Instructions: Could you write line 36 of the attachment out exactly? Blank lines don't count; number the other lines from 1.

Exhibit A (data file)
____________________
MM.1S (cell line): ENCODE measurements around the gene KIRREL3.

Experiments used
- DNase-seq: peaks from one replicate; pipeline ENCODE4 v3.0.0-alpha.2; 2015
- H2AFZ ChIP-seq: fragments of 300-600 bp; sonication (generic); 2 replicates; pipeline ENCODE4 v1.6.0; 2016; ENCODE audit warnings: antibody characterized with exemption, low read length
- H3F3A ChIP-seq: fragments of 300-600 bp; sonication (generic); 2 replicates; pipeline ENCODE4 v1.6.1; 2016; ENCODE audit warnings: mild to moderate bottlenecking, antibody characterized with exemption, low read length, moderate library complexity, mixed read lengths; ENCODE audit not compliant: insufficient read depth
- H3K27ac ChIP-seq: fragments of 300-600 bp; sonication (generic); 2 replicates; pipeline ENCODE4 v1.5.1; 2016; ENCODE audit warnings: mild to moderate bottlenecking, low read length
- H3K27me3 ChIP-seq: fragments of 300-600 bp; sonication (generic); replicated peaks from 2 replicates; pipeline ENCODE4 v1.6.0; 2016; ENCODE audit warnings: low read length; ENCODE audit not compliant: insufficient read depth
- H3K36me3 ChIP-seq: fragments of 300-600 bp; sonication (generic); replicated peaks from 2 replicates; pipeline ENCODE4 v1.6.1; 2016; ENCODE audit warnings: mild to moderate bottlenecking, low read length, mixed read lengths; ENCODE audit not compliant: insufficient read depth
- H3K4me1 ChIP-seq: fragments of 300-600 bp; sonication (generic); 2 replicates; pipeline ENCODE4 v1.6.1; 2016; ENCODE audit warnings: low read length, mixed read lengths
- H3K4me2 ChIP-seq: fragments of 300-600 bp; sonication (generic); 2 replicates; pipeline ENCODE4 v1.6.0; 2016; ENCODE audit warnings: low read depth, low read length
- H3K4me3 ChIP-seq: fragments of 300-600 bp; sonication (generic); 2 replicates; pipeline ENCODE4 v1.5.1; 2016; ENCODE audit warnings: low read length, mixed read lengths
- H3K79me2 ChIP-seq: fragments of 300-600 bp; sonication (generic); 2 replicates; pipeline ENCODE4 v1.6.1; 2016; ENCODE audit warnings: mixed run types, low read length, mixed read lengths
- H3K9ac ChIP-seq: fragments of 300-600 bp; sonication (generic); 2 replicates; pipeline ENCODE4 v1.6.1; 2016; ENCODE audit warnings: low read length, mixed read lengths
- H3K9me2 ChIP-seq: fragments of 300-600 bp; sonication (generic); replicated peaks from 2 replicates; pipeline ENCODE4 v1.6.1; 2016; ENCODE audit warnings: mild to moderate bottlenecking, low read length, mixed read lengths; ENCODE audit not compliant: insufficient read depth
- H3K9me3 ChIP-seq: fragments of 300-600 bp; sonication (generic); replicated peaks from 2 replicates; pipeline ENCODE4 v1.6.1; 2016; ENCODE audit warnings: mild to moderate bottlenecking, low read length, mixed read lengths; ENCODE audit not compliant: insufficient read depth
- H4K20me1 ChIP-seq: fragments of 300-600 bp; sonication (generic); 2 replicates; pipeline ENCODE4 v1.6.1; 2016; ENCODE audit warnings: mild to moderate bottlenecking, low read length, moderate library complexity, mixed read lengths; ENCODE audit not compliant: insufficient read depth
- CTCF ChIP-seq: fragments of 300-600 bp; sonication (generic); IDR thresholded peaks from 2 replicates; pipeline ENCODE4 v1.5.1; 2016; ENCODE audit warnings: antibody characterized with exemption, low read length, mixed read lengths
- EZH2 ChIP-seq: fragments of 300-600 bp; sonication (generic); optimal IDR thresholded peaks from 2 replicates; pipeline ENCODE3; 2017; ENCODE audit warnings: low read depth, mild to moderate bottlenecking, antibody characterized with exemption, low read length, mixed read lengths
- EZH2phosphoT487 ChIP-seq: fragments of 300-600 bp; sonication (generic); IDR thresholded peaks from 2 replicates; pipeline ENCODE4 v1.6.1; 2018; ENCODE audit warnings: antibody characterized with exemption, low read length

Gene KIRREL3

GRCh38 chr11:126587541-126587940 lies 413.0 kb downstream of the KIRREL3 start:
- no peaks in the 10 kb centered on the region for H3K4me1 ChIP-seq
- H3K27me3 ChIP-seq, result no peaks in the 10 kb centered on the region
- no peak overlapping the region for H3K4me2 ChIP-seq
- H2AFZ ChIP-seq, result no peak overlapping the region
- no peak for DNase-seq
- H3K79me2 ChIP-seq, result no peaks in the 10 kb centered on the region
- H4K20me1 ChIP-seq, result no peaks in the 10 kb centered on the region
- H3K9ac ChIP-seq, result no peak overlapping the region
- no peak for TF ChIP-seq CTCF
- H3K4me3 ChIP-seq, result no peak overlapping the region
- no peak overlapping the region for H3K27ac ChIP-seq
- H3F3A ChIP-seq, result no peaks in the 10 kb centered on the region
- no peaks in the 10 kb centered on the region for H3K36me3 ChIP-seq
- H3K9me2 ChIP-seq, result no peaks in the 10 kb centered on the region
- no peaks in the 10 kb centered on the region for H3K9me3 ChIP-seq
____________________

- no peaks in the 10 kb centered on the region for H3K9me3 ChIP-seq